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Sunday, September 26, 2021

The “Green New Deal” recognizes the issue of climate change, but it falls short in policy proposals.

The Green New Deal: Admirable but flawed

I'm just going to say it: Americans have no idea what the “Green New Deal” calls for. 

With the snazzy new name that holds the same connotations of the mainstream environmentalism movement, how could it NOT be the perfect gateway to renewable and clean energy?

As great as the document is at stuffing the liberal agenda into one seemingly tightly-packed sausage of ideas, it is actually pretty sporadic and won’t lead to positive reforms to tackle the issue of human-induced climate change. 

Introduced by Rep. Ocasio-Cortez and Sen. Ed Markey of Massachusetts on Feb. 7, the “Green New Deal” adequately takes responsibility for the United States’ historic role in contributing to greenhouse gas emissions, but the portrayal of the proposition has not been transparent in the media. 

Modeled after FDR’s “New Deal,” this document hopes to seize the same opportunity to “create millions of good, high-wage jobs,” “provide unprecedented levels of prosperity and economic security for all people” and “counteract systemic injustices.” 


The document also includes a laundry list of other ideas, with goals of achieving net-zero greenhouse gas emissions, investing in sustainable infrastructure, securing clean air, water and healthy food for all Americans and providing protection for “frontline and vulnerable communities” that include indigenous peoples, communities of color, women and other individuals that have historically been systematically disadvantaged. 

Even the small number of specific goals listed, such as overhauling the transportation sector via clean public transit and instituting high speed rails, or cleaning up hazardous waste sites in hopes of spurring economic development on this land, seem to be too lofty and vague to install at a national level. 

Never-ending lists in a single document will not be effective. It doesn’t help that the content of the lists feels random. 

They also cater solely to the far-left wing of the party — there are few parts of the Green New Deal that are likely to appeal to Republicans. 

Sure, the document lays out the economic implications of climate change, which would normally be a good pull factor for the right, but upon taking a closer look, the most jarring part of this document is the amount of resolutions listed that do not seen to be directly tied to sustainability and curbing climate change.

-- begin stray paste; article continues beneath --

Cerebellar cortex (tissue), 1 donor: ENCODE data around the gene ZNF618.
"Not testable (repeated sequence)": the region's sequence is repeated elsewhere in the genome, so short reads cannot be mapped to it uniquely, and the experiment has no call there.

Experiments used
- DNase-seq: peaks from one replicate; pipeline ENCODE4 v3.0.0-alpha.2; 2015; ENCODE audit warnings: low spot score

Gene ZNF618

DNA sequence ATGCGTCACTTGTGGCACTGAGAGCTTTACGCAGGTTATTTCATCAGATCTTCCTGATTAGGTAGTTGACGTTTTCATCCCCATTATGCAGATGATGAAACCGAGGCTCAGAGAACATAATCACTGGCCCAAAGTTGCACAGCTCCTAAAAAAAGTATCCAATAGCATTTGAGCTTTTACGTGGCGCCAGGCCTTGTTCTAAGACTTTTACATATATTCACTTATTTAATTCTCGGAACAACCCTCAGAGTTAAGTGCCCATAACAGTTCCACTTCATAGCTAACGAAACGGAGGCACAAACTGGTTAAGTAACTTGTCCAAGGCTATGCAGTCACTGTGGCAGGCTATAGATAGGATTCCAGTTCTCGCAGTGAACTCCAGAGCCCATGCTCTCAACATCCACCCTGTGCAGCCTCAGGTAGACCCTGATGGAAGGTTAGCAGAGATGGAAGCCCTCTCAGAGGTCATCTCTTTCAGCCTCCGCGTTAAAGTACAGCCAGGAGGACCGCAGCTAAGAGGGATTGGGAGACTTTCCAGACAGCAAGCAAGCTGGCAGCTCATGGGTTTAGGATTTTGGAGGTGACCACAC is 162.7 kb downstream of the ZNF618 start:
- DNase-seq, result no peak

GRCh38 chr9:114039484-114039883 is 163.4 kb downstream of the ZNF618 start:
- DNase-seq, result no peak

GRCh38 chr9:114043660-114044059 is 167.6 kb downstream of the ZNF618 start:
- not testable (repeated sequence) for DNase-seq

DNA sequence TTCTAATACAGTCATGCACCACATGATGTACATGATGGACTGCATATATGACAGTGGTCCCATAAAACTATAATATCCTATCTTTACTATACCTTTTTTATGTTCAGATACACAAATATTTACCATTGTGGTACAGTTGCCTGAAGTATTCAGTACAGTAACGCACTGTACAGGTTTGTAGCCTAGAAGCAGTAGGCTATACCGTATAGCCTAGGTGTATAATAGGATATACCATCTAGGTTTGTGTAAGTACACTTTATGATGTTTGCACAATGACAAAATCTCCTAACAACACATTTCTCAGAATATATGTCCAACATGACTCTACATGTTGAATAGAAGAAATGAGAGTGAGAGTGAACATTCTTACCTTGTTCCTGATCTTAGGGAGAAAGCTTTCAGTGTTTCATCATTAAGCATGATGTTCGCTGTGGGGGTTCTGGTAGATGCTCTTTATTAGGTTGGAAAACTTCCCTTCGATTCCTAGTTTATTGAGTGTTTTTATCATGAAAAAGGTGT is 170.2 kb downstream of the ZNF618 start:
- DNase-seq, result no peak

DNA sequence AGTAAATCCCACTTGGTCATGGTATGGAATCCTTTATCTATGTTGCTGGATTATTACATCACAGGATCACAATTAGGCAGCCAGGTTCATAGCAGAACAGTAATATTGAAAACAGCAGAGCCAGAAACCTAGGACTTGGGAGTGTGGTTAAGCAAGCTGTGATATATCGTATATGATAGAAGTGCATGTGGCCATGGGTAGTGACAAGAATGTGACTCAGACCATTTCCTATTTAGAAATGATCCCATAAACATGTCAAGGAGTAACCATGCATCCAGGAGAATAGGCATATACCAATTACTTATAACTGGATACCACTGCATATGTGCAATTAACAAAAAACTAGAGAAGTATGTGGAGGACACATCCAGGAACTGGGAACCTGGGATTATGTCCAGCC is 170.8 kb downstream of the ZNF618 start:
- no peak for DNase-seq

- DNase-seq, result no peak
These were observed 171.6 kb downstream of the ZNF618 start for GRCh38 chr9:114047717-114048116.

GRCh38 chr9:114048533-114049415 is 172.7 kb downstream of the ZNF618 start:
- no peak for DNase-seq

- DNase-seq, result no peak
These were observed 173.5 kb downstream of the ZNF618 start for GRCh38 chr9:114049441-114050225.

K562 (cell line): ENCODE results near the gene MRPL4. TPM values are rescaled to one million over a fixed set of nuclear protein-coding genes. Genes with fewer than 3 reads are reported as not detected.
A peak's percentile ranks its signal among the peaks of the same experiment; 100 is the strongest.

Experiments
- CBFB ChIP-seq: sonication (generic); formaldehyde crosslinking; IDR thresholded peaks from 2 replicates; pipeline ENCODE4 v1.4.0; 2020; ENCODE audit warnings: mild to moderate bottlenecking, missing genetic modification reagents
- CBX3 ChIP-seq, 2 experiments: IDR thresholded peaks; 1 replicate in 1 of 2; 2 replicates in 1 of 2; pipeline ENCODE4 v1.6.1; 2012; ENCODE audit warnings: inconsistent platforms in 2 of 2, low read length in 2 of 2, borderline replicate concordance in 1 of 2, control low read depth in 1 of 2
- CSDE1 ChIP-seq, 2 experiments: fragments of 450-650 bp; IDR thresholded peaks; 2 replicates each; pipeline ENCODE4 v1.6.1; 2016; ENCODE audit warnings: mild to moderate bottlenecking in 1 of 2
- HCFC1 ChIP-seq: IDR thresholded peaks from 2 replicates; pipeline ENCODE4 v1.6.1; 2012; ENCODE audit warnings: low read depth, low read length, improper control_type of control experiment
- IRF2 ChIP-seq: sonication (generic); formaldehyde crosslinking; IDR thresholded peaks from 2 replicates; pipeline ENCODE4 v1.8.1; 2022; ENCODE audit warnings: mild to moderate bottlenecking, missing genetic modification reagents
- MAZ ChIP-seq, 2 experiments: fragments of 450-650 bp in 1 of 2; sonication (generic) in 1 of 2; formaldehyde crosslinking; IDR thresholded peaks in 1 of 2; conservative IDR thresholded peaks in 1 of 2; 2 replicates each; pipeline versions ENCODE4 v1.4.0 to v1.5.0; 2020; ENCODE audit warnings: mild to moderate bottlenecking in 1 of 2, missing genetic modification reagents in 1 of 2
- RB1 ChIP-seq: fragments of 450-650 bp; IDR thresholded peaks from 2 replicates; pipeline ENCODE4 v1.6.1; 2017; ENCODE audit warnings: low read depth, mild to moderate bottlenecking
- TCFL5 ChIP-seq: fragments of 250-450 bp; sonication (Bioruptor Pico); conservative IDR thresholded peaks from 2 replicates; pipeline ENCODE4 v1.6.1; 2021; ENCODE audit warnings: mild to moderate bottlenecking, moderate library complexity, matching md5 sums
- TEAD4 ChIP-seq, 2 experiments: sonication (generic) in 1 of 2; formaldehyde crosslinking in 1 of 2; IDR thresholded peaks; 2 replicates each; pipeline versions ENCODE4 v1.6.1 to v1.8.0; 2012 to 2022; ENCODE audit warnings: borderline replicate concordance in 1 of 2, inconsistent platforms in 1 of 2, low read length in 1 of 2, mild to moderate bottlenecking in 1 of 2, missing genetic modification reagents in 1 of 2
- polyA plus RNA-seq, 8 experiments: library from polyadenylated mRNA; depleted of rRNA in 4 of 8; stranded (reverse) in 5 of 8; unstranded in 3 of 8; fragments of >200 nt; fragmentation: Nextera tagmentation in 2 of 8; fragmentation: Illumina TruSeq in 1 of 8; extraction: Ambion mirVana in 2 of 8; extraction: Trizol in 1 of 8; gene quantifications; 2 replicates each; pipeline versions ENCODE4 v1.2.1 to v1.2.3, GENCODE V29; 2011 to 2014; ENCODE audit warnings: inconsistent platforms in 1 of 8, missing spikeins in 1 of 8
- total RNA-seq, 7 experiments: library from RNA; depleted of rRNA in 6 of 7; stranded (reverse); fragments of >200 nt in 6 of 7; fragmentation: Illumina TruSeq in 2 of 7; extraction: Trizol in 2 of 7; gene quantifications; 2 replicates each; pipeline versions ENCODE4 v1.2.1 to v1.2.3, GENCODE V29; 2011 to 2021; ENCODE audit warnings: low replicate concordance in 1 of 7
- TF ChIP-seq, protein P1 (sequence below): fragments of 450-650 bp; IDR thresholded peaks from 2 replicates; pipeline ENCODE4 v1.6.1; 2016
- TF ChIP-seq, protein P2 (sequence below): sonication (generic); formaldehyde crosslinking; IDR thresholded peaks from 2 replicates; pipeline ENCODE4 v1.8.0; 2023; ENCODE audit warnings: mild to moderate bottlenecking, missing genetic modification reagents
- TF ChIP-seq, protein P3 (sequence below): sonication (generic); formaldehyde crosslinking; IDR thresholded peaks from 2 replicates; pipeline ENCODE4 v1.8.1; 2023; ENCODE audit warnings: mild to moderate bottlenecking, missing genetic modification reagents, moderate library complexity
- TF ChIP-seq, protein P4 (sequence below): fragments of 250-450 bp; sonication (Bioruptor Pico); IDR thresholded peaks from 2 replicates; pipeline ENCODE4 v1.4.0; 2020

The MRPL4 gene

The already-complicated proposition became even more convoluted when the US Green Party added to the original document, thus creating what we now know as the “Green New Deal.” 

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The Green Party added off-topic and unrelated resolutions like cutting military spending significantly, complete student loan forgiveness and tuition-free college, a Medicare-for-all program and even repealing the Patriot Act.  

Such ideas were not proposed by Rep. Ocasio-Cortez or Sen. Merkley, but given that they are the faces of the document, they must now own up to all components of it.

Thus it is no surprise that AOC is taking the most heat for the Green New Deal, given she is arguably the most-demonized politician by the right in the current media landscape. Conservative news outlets are calling the “Green New Deal” “economically destructive,” “job-killing,” and have even gone so far as to say that, if implemented, “we’d all be poverty stricken and America would be turned into a Third World basket case.” 

While these criticisms are harsh, and the last wildly offensive, there are many questions left up in the air regarding this proposition, such as the choice to encompass the whole liberal agenda at a national level in one document, rather than attempting to institute smaller legislation regarding climate change mitigation. 

If it was known that the document would be controversial, why was Ocasio-Cortez chosen as the face of this proposal, given her massive following? 

And finally, while the whole point of the “Green New Deal” is to start fighting climate change as soon as possible, why introduce it now, when the president and numerous members of the Republican Party refuse to believe climate change research? 

Overall, I believe that at the surface level, the “Green New Deal” does a great job recognizing the widespread, pervasive effects of climate change and the United States’ massive role in contributing to it — and thus responsibility to mitigate these effects, but lacks the clarity, bipartisanship and reasonable funding to achieve such lofty goals. 

Sam Jones is a sophomore studying journalism, with certificates in environmental studies and developmental economics. What do you think about the “Green New Deal”? Do you agree with the way the proposed bill has been portrayed in the media? Send all of your questions, thoughts and comments to 

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